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We’ve made it, folks. We’re in the final leg of the City of Vancouver’s contest to design a new bike rack for the cyclists of this fine town.The jury has narrowed the 450 submissions (is the city rounding up or did it really land on a perfect 450?) down to six designs.Cyclists—or non-biker residents who simply want to watch the world burn—can see the rack prototypes and vote for their preferred design by visiting one of the four ballot stations located around town August 13 through 16. The winner will be announced later this summer, and new racks installed in the fall.The city has established some criteria for what it wants in a new bike rack, and we plan on wholeheartedly ignoring it for our own decision-making process. But here it is anyway, in case you’re curious.From the city:If you live, work, or study in Vancouver, you’re invited to enter our bike rack design contest. We’re looking for designs that:
All right, let’s do this. Credit: City of Vancouver
From the designer: Instead of a guard dog, here is the guard bird, a friendly helper always ready to hold a Vancouver cyclist’s bike (or two).So it’s basically an Angry Bird with goggles? I guess this one is really gunning for the “fun” part of the contest.This might please some youths (Angry Birds is still a thing, right? Right?) but it’s hard to find a real Vancouver connection. Credit: City of Vancouver
From the designer: Chickadee-dee-dee is a celebration of the sensory experience that biking offers—feeling wind on one’s face, smelling fresh cut grass and hearing birds chirping. The form is derived from a Black-capped Chickadee whose distinct call can frequently be heard along the bike routes winding through Vancouver’s neighbourhoods.We’re not bird-ist, we swear. This one does have a more tangible Vancouver connection, though it’s debatable whether or not chickadees scream “Vancouver bird.”Mind you, neither does Vancouver’s official bird, which is apparently the Anna’s Hummingbird. Let’s get real; we all know what flying creature is most synonymous with Vancouver. The most intriguing thing about this design is how the team behind it put in so much work figuring out the angles and all the metrics, but they decided that, after all that work, “Chickadee-dee-dee” was the best name they could come up with. Credit: City of Vancouver
From the designer: Shaped like a raindrop, sized to a bike wheel.We all knew it was coming, and here it is: the one that alludes to Vancouver being rainy. The colour is nice and would blend in nicely with the November clouds. But it’s just kinda boring. And more than anything, it looks like a blue pear. Credit: City of Vancouver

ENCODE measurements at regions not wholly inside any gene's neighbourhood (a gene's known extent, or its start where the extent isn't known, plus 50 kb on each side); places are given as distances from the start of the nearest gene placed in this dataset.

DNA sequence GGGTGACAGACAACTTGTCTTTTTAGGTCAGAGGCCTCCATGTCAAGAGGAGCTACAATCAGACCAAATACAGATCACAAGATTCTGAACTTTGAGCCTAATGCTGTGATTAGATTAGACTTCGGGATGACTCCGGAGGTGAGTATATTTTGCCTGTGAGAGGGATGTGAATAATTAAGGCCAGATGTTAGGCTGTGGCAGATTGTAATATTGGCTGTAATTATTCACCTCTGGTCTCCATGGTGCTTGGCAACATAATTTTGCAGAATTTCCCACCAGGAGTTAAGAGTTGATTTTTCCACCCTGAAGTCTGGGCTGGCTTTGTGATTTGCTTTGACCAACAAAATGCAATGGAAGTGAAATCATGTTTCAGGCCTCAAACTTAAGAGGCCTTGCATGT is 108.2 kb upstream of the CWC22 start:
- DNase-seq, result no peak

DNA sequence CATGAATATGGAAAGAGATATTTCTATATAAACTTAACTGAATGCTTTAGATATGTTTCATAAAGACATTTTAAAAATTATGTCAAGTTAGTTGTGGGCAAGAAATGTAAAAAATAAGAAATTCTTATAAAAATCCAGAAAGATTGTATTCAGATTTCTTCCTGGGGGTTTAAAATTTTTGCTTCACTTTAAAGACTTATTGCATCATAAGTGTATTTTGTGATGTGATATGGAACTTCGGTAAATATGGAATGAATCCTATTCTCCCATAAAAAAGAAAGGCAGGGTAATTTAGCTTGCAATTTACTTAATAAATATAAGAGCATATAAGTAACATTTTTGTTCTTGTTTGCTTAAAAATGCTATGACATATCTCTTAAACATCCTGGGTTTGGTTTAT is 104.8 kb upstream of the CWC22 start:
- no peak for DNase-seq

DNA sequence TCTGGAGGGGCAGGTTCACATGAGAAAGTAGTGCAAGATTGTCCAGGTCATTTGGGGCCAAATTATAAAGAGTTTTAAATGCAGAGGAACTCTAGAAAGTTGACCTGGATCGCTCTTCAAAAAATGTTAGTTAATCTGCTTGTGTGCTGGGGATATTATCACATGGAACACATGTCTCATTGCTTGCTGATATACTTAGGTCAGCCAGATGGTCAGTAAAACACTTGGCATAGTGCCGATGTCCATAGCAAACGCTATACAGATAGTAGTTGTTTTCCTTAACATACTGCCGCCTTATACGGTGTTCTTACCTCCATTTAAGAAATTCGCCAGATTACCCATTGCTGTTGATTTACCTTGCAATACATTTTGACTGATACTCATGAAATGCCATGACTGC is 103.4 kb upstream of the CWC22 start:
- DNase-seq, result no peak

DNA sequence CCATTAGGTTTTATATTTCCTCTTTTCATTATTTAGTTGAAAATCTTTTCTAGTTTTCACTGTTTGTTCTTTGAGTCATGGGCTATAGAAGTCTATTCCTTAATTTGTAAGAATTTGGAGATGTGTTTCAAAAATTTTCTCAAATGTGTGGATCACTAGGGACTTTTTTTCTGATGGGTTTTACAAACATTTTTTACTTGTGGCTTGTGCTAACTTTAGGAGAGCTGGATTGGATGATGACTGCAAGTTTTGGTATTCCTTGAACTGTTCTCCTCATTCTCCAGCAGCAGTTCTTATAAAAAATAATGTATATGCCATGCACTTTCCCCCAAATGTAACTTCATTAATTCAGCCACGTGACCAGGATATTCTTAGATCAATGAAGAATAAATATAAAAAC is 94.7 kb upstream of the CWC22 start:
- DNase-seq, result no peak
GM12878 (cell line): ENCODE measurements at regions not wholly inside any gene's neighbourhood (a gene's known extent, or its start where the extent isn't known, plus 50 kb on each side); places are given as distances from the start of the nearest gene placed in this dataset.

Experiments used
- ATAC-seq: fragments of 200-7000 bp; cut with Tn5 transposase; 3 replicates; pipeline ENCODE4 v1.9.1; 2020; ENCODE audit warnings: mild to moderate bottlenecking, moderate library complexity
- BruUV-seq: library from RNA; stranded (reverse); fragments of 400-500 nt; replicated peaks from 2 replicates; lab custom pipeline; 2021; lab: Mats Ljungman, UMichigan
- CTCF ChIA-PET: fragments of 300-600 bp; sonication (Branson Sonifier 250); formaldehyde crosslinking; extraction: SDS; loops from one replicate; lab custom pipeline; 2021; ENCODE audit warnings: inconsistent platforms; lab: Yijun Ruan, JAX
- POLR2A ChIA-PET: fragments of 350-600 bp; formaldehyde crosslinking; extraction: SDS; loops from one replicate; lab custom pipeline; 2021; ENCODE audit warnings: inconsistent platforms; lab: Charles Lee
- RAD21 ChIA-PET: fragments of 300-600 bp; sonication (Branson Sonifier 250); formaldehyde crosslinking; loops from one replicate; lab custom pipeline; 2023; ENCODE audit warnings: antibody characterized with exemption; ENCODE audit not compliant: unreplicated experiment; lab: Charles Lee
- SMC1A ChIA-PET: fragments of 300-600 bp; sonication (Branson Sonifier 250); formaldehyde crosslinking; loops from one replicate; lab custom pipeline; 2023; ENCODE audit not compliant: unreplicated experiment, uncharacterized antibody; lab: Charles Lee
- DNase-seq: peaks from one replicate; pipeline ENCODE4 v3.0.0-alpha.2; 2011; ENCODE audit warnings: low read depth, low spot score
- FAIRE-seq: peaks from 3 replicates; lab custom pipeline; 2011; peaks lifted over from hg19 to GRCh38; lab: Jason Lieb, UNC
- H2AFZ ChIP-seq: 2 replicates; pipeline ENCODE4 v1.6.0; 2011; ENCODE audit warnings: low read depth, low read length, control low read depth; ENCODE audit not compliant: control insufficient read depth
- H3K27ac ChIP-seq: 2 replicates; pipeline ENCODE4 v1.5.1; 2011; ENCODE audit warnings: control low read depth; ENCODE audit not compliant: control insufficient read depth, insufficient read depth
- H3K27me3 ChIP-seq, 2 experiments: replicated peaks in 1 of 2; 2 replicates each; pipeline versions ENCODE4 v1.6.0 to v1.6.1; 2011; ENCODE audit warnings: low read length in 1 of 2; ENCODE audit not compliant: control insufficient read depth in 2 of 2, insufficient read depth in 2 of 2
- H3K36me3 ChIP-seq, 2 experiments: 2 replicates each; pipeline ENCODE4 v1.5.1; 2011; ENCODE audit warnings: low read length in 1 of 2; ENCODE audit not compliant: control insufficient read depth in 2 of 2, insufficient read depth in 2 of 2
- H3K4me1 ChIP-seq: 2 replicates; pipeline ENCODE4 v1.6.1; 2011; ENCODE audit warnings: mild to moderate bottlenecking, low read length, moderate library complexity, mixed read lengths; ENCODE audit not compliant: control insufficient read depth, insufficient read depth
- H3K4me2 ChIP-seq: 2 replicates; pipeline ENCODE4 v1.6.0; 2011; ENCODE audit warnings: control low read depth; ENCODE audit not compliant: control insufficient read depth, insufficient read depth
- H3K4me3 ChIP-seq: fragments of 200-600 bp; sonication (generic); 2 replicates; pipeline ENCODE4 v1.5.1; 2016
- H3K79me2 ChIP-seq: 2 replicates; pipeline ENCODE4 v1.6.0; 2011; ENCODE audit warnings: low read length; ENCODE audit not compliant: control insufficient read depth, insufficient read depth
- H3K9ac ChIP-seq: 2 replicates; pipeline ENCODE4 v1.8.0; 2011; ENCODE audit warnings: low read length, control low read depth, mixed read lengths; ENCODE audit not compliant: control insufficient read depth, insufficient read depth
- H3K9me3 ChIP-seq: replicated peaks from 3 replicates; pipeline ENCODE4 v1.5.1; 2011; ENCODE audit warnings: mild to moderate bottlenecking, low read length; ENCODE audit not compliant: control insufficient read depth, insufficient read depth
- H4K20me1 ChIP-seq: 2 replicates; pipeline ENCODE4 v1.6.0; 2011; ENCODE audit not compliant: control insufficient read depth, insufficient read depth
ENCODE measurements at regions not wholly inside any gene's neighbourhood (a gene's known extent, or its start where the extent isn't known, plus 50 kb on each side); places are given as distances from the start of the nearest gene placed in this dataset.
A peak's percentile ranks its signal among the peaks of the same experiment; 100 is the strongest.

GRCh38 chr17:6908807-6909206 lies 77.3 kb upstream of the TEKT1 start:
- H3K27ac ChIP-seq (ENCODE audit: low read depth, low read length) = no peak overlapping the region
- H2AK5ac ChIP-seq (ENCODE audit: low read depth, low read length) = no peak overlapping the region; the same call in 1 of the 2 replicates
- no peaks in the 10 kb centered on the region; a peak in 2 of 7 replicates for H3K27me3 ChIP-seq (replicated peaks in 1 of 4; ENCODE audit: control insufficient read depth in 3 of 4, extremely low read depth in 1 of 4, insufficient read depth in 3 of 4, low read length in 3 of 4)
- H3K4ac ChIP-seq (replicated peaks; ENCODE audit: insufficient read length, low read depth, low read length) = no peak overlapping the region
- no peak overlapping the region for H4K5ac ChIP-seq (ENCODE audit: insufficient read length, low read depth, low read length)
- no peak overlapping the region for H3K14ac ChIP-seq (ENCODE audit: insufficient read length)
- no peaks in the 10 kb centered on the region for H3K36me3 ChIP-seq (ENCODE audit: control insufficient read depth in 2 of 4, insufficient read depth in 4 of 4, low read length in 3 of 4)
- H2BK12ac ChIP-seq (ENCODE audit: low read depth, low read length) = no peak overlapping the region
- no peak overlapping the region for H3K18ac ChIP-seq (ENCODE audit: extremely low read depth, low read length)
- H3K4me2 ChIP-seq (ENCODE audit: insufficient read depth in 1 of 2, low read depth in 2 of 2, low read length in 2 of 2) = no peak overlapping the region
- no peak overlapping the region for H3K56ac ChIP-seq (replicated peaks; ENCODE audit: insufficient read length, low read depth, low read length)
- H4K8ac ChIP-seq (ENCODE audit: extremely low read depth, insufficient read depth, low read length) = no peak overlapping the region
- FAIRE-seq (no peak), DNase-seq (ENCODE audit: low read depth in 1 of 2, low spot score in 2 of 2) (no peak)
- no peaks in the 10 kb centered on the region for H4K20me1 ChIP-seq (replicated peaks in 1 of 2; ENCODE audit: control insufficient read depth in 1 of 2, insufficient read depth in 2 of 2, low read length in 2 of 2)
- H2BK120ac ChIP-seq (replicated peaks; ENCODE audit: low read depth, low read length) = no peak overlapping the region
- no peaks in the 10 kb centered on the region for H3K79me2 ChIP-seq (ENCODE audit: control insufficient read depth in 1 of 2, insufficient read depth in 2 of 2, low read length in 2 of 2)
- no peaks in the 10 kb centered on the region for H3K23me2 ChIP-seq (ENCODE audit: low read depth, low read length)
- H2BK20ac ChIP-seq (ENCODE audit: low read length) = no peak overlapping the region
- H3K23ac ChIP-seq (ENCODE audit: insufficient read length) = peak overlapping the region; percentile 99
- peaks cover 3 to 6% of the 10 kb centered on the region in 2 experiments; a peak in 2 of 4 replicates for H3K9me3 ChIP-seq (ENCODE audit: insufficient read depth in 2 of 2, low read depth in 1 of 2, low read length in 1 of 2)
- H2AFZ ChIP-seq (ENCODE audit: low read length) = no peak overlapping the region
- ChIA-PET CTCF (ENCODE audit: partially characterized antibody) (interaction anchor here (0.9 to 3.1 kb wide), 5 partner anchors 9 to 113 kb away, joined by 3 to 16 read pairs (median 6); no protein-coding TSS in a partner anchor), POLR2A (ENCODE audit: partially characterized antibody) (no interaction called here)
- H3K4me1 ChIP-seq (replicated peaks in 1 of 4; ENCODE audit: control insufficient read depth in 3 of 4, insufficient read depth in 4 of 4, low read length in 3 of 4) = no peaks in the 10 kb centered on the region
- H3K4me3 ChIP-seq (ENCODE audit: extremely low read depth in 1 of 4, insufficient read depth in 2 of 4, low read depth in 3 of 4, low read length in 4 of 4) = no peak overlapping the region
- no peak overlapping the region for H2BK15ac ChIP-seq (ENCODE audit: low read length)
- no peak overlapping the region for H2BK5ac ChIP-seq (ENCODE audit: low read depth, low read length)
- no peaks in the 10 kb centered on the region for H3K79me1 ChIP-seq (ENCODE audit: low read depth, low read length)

From the designer: “Living Leaf” was designed to reflect Vancouver’s aspiration to become one of the greenest cities of the world. The design resembles two leaves joined as one, which symbolizes the unification of our society. How only together we will achieve urban sustainability.This one looks a tad contrived, sort of an offshoot of Toronto’s bike rack but green. And while we appreciate the call for urban sustainability, it does feel a little like pandering. Stop being such a suck-up, Living Leaf! Credit: City of Vancouver
From the designer: Embracing the beautiful and lush environment that symbolizes BC, the Petal Rack articulates the natural beauty of our province. Its design and colour will integrate perfectly with the sensibility of Vancouver’s eco-friendly lifestyle. They will also serve as a visual reminder to honour our environment and protect our natural resources.If there were betting odds on this (and please reach us for some side action if you’re interested), the Petal Rack would be the heavy favourite, as it was already crowned the June People’s Choice winner.And it’s hard to argue with that call. It’s a sleek, pleasing design that looks good when stacked in a row. It also has the necessary Vancouverness that the contest covets. If this is ultimately the winner, Vancouverites should be pleased. Credit: City of Vancouver
From the designer: My design plays tribute to the North Shore mountain range. This playful design can work as one, or using multiple racks to create the depth of a mountain range. The design is simple and beautiful, mirroring our sky line.Rain, trees and birds can all claim differing degrees of “capturing Vancouver’s essence,” but let’s be honest: if you need to what direction you’re going in the city, you look for the mountains. Maybe we just tend to get lost pretty often, but there’s no denying that this design clearly represents where we live.As the designer writes, it also works using multiple racks. It’s a winning design. Unless it loses, we suppose.